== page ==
So, I haven’t been a “real” student since Bill Clinton was president.
If you’re one of my students reading this, that means its been a while. I did my undergraduate and first masters in the ’90s, but aside from a few classes here and there (that weren’t anything to write home about), I have spent the last 15 years calling the shots in a classroom or on a stage.
Now I’m back to having assignments given to me, and it’s a strange experience. The toughest part has been catching up on all of the “classic” works of theatre I had never gotten around to reading before. I’ve spoken of “the stack” in previous posts, and just when I think I’ve got it done, they assign more plays for me to read. Because my directorial career has strictly been in youth theatre, I never read much Chekhov or Ibsen or Brecht. Shakespeare was my exclusive go-to guy for the Big Stuff.
So now I’m brushing up, and being exposed to newer playwrights I had never come across before. I’m embarrassed to say that I never read any Frank McGuinness before, but he’s really something, and he’ll be teaching me how to analyze The Merchant of Venice for the next few weeks. I’m also participating in a Writing for Theatre course that’ll be co-taught by Conor McPherson. I read his play “The Weir”a long time ago, and that was the beginning of my interest in contemporary Irish theatre. Little did I know that I’d be learning how to write from him ten years later. (Technically the class isn’t open to the MA in Directing students, but they’re letting me participate in a not-for-credit capacity.)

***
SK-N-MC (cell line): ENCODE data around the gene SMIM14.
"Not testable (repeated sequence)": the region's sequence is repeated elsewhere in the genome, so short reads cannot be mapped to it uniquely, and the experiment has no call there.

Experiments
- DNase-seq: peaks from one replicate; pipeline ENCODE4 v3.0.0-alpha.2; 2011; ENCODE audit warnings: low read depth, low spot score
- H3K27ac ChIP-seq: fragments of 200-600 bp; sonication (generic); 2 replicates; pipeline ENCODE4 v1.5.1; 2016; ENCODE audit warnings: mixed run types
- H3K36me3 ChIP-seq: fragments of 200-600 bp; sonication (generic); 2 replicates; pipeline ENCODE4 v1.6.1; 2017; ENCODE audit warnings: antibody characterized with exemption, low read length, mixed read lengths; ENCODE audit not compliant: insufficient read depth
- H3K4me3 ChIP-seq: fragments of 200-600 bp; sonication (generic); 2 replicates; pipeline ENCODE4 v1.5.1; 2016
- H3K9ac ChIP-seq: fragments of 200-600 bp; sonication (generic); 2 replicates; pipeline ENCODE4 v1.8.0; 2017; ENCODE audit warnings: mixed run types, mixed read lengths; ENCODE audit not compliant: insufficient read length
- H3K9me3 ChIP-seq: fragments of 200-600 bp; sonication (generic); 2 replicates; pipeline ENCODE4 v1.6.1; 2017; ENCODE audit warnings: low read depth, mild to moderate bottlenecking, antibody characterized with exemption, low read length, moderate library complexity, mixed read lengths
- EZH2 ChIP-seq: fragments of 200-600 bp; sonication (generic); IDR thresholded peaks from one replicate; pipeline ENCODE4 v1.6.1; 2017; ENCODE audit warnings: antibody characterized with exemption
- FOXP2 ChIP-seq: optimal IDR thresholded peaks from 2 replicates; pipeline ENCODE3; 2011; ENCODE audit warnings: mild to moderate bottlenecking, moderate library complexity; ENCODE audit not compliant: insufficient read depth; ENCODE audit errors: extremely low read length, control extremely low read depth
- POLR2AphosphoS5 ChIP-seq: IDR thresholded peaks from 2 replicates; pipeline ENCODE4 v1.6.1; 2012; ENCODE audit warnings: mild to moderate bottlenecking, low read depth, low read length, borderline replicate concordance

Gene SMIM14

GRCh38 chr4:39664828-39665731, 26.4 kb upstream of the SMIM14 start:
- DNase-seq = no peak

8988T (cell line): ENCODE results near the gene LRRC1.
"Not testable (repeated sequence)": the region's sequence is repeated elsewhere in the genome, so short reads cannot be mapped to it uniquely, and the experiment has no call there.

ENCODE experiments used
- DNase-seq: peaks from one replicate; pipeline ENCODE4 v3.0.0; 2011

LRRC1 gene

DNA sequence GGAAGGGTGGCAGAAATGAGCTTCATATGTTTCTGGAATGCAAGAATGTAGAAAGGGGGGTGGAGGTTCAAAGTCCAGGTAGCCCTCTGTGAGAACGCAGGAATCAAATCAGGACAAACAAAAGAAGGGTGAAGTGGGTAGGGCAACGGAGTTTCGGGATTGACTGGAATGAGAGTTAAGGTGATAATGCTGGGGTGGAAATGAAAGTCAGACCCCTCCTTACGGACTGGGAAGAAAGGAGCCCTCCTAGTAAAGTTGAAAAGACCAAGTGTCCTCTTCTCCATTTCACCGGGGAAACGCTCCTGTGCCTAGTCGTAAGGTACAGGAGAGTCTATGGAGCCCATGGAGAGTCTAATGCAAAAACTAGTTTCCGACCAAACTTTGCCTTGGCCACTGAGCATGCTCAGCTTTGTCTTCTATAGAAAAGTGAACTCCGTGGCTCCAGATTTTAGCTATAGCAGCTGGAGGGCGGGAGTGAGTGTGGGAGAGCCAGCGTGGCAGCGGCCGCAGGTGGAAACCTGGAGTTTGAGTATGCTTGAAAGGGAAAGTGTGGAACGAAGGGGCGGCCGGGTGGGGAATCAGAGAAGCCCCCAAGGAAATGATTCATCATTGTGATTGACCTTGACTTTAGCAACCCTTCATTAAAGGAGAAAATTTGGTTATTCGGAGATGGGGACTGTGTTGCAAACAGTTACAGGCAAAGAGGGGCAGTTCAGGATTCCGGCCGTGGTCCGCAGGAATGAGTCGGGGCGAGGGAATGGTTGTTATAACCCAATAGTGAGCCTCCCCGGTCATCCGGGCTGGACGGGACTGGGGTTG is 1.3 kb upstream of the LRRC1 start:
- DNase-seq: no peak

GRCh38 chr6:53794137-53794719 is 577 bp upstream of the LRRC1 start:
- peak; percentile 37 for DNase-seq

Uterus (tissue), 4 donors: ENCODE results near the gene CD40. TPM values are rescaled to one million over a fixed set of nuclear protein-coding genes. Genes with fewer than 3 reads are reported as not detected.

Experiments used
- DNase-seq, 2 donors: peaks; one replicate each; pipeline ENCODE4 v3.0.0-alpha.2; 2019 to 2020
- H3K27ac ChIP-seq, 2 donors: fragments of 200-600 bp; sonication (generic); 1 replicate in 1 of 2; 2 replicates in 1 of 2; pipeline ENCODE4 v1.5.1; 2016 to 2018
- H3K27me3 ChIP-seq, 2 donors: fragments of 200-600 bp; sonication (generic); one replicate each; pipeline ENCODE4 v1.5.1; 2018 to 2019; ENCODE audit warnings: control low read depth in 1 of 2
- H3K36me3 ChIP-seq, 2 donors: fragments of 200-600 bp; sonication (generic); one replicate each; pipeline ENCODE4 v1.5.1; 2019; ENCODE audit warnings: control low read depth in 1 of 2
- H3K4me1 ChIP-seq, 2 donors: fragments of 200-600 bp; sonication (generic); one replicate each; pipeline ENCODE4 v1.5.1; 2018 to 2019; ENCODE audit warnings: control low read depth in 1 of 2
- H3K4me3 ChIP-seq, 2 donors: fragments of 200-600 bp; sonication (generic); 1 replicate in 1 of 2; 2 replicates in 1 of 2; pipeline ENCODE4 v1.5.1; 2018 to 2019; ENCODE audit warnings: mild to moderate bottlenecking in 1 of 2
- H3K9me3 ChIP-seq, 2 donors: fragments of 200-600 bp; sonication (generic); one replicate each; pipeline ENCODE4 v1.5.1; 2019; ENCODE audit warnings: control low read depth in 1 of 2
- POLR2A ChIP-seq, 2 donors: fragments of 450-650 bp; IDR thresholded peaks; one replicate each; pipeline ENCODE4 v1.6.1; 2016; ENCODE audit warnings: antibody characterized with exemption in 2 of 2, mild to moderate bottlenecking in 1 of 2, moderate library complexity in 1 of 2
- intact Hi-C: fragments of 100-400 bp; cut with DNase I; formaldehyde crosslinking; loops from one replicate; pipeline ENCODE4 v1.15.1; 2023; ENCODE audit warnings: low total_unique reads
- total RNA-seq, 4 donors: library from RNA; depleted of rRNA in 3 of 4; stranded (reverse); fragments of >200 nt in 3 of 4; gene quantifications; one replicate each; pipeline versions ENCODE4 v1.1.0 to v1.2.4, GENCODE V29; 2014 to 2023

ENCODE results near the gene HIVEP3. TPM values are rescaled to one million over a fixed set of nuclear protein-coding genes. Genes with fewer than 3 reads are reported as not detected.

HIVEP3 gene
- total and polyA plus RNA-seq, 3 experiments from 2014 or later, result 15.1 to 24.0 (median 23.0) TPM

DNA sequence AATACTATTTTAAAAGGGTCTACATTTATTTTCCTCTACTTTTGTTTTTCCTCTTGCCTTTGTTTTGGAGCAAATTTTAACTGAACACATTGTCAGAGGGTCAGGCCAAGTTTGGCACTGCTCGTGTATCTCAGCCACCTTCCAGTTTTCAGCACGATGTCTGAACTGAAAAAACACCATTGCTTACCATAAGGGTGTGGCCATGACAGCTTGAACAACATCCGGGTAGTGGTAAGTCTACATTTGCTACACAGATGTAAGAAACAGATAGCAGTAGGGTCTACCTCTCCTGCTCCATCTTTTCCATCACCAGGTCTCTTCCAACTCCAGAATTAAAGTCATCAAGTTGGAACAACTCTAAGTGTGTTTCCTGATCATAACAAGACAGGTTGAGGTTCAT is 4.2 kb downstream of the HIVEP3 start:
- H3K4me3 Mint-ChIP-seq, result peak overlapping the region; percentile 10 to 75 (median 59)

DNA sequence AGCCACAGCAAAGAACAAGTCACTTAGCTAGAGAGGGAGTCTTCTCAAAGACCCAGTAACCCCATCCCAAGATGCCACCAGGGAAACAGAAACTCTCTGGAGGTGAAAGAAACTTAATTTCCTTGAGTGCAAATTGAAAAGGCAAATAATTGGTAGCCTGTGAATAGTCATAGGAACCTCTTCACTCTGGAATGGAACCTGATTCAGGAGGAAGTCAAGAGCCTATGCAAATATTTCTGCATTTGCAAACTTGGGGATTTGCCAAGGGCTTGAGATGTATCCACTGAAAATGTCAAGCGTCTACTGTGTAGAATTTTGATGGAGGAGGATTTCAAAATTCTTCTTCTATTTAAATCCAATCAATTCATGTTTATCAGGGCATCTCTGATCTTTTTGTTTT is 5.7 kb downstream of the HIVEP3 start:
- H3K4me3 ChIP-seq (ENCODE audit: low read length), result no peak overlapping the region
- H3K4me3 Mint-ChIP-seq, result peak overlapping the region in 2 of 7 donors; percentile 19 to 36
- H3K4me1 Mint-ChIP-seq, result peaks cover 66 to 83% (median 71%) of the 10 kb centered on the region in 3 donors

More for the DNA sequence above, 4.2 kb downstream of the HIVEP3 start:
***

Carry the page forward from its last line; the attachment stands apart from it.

So I’m pretty lucky, and I’m regretting not taking the literary side of theatre more seriously, since it’s been a month of heavy reading and contemplating. Reading plays is hard, man. When you think about it, it’s only half the story, in a sense. For me, it isn’t complete until actors get up on stage and perform it, and even then, you’re only watching one version of it. Another director, another production, another interpretation of the work. And I guess that’s what’s great about theatre, as opposed to film, where everything is fixed and permanent.
So…sorry for the lack of updates. I have plenty of stories to tell, but I just wrapped up the first week of classes, and I’ve been pretty focused on that. Hoping to get my homework done in a timely manner, though, so I can get back to writing the “forty tales” or so on here. (Hmm, 40 posts is a nice goal to set for myself…)
More soon…I’m going to see an opera about Ikea this weekend!